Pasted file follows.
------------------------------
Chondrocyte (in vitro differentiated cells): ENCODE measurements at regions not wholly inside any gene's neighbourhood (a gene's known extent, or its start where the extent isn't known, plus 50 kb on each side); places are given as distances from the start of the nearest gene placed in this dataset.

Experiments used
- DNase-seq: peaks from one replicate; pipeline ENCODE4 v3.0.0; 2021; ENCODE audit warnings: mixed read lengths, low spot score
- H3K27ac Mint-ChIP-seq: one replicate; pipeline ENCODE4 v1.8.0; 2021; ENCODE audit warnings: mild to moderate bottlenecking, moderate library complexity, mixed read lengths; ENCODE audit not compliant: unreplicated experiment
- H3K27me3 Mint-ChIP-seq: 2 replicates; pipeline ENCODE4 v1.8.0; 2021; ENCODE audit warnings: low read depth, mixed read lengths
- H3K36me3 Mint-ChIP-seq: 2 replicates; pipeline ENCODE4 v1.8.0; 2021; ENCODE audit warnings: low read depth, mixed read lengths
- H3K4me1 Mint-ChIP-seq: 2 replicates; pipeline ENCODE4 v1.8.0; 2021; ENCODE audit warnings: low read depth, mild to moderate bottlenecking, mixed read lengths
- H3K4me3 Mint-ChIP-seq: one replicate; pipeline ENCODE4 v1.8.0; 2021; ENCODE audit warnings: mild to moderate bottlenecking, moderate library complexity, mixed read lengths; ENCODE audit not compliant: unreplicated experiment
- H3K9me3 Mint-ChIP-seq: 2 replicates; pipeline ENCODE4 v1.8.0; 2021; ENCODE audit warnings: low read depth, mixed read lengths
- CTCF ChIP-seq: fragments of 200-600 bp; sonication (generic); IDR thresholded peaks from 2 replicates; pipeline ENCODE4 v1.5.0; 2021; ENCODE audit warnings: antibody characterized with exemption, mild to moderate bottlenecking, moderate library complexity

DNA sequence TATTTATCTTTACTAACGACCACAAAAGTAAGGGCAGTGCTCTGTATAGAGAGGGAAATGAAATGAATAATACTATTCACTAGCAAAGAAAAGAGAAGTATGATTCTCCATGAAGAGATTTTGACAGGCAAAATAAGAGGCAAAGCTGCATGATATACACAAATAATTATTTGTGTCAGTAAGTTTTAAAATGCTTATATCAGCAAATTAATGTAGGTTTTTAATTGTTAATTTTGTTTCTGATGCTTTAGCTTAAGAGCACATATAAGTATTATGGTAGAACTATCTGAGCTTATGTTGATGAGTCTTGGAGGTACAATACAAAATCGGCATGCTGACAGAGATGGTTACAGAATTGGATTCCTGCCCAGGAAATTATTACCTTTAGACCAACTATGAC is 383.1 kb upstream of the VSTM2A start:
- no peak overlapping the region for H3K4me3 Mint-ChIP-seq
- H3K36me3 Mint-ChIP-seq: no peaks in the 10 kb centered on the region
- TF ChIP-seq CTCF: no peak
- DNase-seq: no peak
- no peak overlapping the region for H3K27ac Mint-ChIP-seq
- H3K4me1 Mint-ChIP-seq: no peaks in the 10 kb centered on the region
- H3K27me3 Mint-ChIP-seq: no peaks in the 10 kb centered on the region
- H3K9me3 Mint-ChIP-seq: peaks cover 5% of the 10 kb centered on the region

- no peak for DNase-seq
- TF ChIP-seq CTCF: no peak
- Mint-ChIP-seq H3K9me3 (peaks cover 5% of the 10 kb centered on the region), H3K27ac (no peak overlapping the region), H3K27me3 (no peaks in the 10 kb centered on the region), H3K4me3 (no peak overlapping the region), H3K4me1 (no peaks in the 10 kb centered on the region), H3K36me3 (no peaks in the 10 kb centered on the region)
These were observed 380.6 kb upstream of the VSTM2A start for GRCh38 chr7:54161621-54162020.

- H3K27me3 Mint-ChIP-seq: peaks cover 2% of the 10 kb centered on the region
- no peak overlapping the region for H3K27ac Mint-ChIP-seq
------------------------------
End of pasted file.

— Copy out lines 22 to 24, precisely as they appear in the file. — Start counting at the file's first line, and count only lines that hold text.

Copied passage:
- Mint-ChIP-seq H3K9me3 (peaks cover 5% of the 10 kb centered on the region), H3K27ac (no peak overlapping the region), H3K27me3 (no peaks in the 10 kb centered on the region), H3K4me3 (no peak overlapping the region), H3K4me1 (no peaks in the 10 kb centered on the region), H3K36me3 (no peaks in the 10 kb centered on the region)
These were observed 380.6 kb upstream of the VSTM2A start for GRCh38 chr7:54161621-54162020.

- H3K27me3 Mint-ChIP-seq: peaks cover 2% of the 10 kb centered on the region